November 21st, 2008


The Locrian Ensemble

I've just been to see The Locrian Ensemble at the Theatre Royal. They're a group of classical musicians who have jobs with other orchestras but meet up regularly to play chamber music together while dressed in period costume. They've not been to Winchester for a while so I was delighted to be able to catch them again.

I don't usually go to concerts since I find it difficult to concentrate through long pieces of classical music, although I enjoy ballet and opera which have a story and setting to involve the senses. When I first decided to see the ensemble, I thought the costumes would help to provide the same distraction. They do add to the performance, giving a touch of eccentricity, but also conveying the impression of an 18th century house party where a group of talented friends are entertaining you.

The musicians are skilled (there was a moment where the lady violinist was playing with such lightness and precision that I felt just one string of the bow was touching the strings of her violin) and they have a real enjoyment in playing together which reaches out to the audience. This event was their Christmas programme which is quite light-hearted as you can conclude when I say there was a version of "Twelve Days of Christmas" with audience participation! But they never skimp on the performance, taking the same care over providing the accompaniment to "Walking in the Snow", as they do with a complicated piece of classical playing.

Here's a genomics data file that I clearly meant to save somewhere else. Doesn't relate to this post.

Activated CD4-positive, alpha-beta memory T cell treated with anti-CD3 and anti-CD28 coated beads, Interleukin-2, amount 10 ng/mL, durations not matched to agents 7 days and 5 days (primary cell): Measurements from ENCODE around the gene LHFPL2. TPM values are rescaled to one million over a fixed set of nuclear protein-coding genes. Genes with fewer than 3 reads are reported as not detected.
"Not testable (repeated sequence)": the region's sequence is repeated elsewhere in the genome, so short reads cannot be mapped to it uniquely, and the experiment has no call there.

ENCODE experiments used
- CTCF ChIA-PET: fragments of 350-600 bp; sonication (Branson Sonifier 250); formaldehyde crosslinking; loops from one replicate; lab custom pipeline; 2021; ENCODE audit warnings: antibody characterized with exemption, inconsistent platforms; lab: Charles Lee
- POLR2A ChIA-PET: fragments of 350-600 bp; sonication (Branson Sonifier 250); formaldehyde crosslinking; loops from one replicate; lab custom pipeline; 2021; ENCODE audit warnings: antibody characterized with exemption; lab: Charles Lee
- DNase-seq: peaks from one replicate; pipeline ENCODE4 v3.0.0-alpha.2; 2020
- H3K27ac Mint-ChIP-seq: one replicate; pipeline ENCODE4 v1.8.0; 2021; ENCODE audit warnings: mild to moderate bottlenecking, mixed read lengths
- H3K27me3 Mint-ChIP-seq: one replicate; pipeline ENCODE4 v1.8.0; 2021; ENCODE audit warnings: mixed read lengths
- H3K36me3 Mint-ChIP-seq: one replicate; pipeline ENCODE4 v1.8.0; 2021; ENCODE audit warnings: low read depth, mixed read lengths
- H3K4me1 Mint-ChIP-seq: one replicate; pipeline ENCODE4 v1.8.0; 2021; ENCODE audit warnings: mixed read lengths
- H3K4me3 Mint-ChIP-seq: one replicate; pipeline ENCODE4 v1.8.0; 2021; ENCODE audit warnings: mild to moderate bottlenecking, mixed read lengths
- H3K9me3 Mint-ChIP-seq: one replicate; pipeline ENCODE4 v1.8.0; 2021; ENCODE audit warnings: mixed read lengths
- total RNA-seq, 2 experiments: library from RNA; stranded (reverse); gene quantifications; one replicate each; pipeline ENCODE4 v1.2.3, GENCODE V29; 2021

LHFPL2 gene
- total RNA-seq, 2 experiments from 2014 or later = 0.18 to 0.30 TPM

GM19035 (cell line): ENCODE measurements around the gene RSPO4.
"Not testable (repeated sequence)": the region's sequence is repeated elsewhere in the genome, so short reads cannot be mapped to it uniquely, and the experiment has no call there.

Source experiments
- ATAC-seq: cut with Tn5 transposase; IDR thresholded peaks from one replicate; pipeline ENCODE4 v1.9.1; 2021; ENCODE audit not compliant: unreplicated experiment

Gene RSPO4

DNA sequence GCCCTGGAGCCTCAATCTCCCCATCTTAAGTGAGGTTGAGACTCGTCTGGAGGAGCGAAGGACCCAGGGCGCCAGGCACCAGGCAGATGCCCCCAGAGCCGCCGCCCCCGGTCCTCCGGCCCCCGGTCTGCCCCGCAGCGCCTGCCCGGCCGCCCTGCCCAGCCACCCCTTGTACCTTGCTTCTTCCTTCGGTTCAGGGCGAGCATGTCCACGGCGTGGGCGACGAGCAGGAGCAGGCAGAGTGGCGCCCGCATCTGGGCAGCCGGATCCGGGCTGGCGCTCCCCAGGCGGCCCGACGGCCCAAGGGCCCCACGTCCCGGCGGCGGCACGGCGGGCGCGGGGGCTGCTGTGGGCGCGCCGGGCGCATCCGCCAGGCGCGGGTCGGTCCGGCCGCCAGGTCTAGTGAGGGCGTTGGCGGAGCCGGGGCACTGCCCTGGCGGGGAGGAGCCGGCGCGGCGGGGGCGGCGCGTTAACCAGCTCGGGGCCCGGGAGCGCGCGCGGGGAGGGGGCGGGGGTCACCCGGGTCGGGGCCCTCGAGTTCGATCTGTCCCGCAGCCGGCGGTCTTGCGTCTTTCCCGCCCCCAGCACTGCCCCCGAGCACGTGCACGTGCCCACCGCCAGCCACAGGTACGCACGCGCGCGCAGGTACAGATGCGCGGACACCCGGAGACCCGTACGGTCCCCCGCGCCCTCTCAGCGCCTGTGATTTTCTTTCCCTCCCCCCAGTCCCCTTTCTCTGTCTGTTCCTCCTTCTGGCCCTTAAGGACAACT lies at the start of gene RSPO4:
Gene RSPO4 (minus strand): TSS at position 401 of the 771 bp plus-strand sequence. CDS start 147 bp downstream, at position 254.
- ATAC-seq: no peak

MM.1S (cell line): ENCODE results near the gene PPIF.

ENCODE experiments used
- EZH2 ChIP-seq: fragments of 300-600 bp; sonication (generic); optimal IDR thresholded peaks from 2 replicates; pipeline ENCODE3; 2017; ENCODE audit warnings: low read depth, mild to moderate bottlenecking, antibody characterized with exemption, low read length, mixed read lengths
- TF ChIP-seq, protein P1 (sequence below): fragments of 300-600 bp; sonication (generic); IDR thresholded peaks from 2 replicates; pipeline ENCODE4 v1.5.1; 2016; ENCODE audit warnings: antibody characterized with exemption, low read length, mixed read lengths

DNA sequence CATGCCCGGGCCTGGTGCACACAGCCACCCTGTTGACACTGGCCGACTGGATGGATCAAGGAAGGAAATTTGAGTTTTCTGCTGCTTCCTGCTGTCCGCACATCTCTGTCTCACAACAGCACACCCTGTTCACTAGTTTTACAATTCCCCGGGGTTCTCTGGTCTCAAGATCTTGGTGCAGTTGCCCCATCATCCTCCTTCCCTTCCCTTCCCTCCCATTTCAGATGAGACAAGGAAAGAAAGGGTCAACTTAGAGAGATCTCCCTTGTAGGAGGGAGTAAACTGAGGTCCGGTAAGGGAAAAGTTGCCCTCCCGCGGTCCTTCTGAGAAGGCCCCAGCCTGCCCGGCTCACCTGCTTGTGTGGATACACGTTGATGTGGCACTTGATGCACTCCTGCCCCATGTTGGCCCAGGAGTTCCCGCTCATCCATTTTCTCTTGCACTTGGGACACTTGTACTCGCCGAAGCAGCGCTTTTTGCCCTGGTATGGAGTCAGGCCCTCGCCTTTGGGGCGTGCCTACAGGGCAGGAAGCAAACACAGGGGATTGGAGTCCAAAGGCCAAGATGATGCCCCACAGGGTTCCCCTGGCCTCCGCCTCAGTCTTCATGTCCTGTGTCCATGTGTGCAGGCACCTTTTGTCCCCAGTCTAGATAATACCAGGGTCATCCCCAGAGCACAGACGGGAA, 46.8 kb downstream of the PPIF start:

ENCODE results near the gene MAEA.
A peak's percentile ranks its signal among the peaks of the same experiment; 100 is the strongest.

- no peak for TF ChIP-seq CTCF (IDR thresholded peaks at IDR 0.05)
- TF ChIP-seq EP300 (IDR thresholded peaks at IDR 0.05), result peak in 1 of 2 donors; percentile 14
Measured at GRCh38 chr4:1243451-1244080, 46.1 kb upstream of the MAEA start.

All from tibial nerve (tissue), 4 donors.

Their leader, Justin Pearson, intersperses the performance with amusing. and often self-deprecating, anecdotes. The quote below provides a flavour of his style, it's taken from a piece he wrote about being an orchestra extra in a period film:
At eight in the evening, we are still sitting in our seats, and have not even mimed a single note. But we are starting to become animated - after eight o'clock we go into overtime, at an enhanced rate. On the half hour, the orchestra all chime "Ker-ching!" together, as we have earned another unit of overtime.